The PM did not hide the fact that his decision was made under great pressure. The ouster was engineered by outside forces, including philanthropist billionaire George Soros. For instance, Slovak President Andrej Kiska had a private meeting with the billionaire in September, 2017. It was a one-on-one conversation. No Slovak diplomat was present there.

According to Foreign Minister Miroslav Lajčák, “George Soros is a man who has had a major influence on the development in Eastern and Central Europe and beyond. That is a fact that cannot be questioned.” PM Viktor Orbán had this say about the event: “George Soros and his network are making use of every possible opportunity to overthrow governments that are resisting immigration.”

Slovenian PM Miro Cerar was attacked by Soros for his opposition to the EU policy on immigration. George Soros did not hide the fact that he was an ardent opponent of Miro Cerar’s stance. “It is an obligation for Europe to receive migrants,” the US financier lectured Europeans. Now the PM has to go, after the results of a referendum on a key economic project were annulled by the top court and the media attacks on his stance regarding asylum seekers intensified. With Cerar no longer at the helm, the opposition movement to Brussels’s dictatorship has been weakened.

Who’s next? Probably Hungary, which has become a target for Soros’s attacks. The American billionaire has invested more than $400 million into his native country since 1989. He has also announced his intention to influence the Hungarian election campaign and has employed 2,000 people for that purpose. The government wants its “Stop Soros” bills to become laws. No doubt Hungary will come under attack for opposing the financier’s network.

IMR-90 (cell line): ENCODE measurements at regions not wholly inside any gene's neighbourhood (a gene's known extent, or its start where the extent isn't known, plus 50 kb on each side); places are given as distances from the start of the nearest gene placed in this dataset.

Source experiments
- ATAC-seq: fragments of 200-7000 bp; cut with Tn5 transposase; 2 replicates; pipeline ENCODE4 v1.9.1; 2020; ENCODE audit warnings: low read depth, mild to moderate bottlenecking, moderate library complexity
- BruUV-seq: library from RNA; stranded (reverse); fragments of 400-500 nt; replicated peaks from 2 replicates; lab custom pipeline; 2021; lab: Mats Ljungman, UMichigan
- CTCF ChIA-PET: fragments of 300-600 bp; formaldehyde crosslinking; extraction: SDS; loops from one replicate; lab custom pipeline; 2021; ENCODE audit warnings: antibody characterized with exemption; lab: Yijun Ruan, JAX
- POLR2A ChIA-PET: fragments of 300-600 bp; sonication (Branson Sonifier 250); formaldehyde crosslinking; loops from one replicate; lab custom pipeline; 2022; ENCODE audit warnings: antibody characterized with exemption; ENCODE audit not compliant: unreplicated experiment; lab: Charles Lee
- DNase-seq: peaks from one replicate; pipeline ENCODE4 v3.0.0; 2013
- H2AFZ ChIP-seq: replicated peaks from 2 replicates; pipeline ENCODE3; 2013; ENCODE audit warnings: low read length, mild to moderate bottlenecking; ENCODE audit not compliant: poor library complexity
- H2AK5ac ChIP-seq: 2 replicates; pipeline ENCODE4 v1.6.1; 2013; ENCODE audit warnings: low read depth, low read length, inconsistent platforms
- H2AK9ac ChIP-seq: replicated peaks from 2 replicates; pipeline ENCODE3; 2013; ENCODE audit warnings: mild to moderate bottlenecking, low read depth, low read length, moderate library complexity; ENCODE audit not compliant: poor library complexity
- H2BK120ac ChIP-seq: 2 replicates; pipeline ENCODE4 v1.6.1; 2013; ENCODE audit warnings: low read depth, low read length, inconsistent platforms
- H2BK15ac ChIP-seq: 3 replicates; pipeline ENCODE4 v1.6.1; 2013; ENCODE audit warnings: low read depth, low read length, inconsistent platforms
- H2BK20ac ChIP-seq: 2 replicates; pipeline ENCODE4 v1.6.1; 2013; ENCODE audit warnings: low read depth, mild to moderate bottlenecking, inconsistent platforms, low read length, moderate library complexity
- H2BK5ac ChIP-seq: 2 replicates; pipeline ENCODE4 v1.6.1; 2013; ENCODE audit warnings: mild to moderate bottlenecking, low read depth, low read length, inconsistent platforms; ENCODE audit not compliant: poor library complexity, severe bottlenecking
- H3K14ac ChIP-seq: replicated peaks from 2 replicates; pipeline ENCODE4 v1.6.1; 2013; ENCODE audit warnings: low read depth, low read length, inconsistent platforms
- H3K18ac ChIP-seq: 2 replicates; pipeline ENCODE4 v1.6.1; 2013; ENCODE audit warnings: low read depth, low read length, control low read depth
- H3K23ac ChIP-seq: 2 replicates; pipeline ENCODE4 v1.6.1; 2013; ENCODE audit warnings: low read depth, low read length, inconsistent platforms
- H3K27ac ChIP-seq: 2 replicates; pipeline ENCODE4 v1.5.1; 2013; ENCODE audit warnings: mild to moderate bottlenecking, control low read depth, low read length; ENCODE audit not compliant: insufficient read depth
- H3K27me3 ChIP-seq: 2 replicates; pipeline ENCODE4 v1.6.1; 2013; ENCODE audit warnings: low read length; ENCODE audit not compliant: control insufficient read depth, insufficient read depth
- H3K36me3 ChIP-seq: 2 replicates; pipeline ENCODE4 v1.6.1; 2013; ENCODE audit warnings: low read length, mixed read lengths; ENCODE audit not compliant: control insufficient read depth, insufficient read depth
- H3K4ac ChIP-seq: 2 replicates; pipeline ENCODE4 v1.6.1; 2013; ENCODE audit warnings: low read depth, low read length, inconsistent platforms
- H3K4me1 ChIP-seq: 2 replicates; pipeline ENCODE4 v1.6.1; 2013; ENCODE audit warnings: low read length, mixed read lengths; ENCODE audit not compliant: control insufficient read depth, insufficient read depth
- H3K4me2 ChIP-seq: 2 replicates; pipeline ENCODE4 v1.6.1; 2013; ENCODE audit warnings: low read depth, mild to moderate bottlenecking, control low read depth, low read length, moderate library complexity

Brussels will raise a hue and cry, criticizing the “undemocratic regime” ruling the country. The next parliamentary elections in Hungary will be held on April 8, 2018. It’ll be a tough fight to preserve independence while fending off attempts to impose US pressure through Soros-backed NGOs and educational institutions.

Soros’s activities are also being resisted in the Czech Republic. Czech President Milos Zeman has accused the groups affiliated with Soros of meddling in his nation’s internal affairs. The financier is urging the EU to lean on Poland and compel it to “preserve the rule of law.”

Macedonia, is also resisting the billionaire-inspired subversive activities that have an eye toward regime change. The “Soros network” has great influence on the European Parliament and other institutions. The scandalous list of Soros’s allies  includes 226 MEPs out of 751. Every third member — just think about that! If that isn’t corruption then what is? The lawmakers being swayed from abroad dance to Soros’s tune. They do what they are told, which includes whipping up anti-Russia hysteria.

Moscow has its own history of dealing with the Soros network. In 2015, George Soros’s Open Society Institute was kicked out of that country as an “undesirable organization” that was established to boost US influence.